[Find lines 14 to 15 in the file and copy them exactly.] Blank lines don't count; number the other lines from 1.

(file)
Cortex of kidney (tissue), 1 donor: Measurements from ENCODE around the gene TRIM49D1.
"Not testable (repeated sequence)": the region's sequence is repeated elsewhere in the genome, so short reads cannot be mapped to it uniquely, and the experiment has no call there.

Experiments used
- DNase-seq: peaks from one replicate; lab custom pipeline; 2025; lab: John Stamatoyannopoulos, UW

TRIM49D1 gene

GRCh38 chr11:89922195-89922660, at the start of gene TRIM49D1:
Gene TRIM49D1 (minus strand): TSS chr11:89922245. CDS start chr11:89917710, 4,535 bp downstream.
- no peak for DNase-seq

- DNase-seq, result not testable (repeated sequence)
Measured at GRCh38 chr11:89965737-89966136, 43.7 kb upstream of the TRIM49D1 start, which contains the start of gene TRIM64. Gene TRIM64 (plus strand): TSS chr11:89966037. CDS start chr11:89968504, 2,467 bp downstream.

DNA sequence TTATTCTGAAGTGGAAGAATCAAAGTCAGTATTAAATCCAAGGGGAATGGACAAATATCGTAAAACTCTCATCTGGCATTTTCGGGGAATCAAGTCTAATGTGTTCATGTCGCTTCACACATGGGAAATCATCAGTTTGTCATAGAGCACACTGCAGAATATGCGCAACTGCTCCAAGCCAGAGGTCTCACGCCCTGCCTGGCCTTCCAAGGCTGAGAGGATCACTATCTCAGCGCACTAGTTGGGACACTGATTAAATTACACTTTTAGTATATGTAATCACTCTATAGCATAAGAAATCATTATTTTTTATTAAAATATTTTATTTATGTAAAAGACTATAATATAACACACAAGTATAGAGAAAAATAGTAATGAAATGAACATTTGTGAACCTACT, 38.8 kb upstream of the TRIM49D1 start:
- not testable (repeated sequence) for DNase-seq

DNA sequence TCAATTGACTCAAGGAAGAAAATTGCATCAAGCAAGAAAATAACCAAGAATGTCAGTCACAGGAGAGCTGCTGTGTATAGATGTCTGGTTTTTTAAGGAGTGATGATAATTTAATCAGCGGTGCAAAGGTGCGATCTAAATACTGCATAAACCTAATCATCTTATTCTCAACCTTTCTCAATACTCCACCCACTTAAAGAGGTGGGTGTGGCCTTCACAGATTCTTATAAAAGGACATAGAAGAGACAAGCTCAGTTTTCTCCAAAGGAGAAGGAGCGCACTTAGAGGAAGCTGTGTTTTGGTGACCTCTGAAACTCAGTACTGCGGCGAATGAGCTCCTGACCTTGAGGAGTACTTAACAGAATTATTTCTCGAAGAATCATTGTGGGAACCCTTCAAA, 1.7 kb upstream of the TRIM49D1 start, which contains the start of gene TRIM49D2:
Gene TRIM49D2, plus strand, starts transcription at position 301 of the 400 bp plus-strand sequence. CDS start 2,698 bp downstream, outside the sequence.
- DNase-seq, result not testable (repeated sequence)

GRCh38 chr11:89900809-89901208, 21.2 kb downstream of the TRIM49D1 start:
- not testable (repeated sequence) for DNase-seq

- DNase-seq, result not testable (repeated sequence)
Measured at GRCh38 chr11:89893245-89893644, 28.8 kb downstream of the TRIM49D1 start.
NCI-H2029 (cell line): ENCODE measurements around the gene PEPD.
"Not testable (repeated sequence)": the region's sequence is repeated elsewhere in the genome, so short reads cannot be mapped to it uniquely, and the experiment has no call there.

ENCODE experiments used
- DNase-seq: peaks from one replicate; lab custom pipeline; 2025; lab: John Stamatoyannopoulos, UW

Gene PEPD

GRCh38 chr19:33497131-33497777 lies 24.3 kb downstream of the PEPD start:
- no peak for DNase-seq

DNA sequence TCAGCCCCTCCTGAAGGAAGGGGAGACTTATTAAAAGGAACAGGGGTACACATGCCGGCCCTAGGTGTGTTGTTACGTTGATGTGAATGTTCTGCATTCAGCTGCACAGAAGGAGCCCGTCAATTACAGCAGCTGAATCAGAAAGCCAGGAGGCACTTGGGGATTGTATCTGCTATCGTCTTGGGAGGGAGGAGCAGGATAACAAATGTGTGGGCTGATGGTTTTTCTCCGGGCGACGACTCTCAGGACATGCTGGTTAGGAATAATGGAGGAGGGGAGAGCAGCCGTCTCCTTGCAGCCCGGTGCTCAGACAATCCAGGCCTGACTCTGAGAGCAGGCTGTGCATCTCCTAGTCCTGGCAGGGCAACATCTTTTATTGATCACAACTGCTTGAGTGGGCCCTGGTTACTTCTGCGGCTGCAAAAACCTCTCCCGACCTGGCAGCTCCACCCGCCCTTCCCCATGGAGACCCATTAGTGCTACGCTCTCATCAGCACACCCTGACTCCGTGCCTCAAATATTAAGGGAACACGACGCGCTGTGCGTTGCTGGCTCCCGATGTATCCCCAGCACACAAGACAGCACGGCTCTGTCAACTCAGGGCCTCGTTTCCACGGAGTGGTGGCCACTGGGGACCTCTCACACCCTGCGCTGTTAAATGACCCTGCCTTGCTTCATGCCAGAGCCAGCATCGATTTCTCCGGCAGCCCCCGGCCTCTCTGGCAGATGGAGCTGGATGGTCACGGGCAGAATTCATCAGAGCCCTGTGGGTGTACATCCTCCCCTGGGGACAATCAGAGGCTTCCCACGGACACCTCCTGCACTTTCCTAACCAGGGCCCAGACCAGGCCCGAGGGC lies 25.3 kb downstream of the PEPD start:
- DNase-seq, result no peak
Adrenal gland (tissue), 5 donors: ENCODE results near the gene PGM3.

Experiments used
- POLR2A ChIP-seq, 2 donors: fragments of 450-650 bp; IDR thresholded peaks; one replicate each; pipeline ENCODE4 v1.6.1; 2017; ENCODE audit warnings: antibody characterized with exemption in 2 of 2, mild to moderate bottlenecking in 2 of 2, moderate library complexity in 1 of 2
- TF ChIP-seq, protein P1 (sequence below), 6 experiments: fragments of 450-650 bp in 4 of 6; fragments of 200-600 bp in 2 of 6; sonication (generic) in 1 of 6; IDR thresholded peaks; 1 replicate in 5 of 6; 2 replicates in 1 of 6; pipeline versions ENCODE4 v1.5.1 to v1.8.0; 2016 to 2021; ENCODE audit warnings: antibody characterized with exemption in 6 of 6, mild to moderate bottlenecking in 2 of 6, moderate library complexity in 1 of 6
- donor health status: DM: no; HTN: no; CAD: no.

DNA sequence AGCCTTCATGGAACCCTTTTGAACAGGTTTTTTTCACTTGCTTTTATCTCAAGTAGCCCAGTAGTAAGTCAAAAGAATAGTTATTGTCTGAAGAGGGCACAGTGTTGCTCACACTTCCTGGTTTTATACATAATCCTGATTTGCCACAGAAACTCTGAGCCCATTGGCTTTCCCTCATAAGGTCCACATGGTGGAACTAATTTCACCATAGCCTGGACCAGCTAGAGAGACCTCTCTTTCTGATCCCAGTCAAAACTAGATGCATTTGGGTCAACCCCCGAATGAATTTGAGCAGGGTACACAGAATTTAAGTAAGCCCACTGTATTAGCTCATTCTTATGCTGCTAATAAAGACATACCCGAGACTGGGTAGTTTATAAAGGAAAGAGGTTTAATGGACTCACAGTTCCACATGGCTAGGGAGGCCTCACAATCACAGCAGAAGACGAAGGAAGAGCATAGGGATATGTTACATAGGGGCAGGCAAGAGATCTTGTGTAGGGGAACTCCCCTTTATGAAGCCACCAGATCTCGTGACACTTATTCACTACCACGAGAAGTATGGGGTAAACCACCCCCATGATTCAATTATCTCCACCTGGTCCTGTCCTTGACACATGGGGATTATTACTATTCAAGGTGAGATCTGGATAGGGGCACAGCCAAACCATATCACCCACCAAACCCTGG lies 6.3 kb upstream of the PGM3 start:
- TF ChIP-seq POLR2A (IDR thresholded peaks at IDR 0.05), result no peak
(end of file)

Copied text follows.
Gene TRIM49D2, plus strand, starts transcription at position 301 of the 400 bp plus-strand sequence. CDS start 2,698 bp downstream, outside the sequence.
- DNase-seq, result not testable (repeated sequence)